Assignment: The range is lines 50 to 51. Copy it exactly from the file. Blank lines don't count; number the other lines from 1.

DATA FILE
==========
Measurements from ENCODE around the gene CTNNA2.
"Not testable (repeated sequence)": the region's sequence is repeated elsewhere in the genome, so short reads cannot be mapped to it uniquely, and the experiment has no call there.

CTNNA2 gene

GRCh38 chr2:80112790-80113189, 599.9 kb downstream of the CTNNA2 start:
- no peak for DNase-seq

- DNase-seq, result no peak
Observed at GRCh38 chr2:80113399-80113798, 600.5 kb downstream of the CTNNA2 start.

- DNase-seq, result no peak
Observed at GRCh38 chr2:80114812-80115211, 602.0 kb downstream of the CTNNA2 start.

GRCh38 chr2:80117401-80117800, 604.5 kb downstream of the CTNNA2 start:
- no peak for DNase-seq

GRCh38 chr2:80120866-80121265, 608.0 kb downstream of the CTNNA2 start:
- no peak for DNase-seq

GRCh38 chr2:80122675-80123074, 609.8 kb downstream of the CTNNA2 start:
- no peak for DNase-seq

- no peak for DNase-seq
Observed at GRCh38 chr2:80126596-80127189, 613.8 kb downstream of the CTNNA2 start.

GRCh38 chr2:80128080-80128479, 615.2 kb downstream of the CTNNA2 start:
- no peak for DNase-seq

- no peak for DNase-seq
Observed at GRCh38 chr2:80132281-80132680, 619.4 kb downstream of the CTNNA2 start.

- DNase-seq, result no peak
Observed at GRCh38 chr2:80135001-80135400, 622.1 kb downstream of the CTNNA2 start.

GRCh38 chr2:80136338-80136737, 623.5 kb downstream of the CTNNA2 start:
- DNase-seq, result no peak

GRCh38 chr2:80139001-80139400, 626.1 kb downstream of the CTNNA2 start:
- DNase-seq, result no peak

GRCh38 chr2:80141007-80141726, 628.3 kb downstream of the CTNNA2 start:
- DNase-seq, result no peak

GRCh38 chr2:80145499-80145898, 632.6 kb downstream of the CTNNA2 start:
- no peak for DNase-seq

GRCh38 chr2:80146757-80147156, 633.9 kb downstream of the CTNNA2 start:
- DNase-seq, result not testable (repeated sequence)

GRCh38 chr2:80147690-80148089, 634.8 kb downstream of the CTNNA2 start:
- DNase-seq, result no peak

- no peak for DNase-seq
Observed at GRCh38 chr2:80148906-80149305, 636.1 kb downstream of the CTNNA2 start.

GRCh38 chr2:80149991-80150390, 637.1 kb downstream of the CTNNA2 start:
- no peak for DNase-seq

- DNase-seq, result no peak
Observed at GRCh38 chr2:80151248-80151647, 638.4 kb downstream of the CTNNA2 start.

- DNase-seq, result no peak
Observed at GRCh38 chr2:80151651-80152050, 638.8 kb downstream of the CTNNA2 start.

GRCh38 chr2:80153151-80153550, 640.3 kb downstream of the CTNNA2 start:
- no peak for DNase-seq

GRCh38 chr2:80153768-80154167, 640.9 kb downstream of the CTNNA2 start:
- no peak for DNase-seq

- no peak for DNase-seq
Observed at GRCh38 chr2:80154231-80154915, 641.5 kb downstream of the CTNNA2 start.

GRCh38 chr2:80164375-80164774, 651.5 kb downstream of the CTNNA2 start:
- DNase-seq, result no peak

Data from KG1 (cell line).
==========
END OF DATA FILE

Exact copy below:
GRCh38 chr2:80164375-80164774, 651.5 kb downstream of the CTNNA2 start:
- DNase-seq, result no peak